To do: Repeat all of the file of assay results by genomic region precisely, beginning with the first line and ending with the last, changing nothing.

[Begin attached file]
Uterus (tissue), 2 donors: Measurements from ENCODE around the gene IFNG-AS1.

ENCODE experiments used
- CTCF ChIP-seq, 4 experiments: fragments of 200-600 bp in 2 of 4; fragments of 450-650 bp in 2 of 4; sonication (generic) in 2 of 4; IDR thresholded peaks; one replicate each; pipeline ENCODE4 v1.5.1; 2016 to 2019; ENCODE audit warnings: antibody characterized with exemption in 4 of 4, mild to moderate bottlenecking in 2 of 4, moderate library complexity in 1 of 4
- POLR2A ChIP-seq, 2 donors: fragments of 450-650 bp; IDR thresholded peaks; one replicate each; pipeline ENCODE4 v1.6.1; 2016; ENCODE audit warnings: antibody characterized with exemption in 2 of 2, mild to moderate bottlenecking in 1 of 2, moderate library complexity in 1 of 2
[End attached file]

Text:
Uterus (tissue), 2 donors: Measurements from ENCODE around the gene IFNG-AS1.

ENCODE experiments used
- CTCF ChIP-seq, 4 experiments: fragments of 200-600 bp in 2 of 4; fragments of 450-650 bp in 2 of 4; sonication (generic) in 2 of 4; IDR thresholded peaks; one replicate each; pipeline ENCODE4 v1.5.1; 2016 to 2019; ENCODE audit warnings: antibody characterized with exemption in 4 of 4, mild to moderate bottlenecking in 2 of 4, moderate library complexity in 1 of 4
- POLR2A ChIP-seq, 2 donors: fragments of 450-650 bp; IDR thresholded peaks; one replicate each; pipeline ENCODE4 v1.6.1; 2016; ENCODE audit warnings: antibody characterized with exemption in 2 of 2, mild to moderate bottlenecking in 1 of 2, moderate library complexity in 1 of 2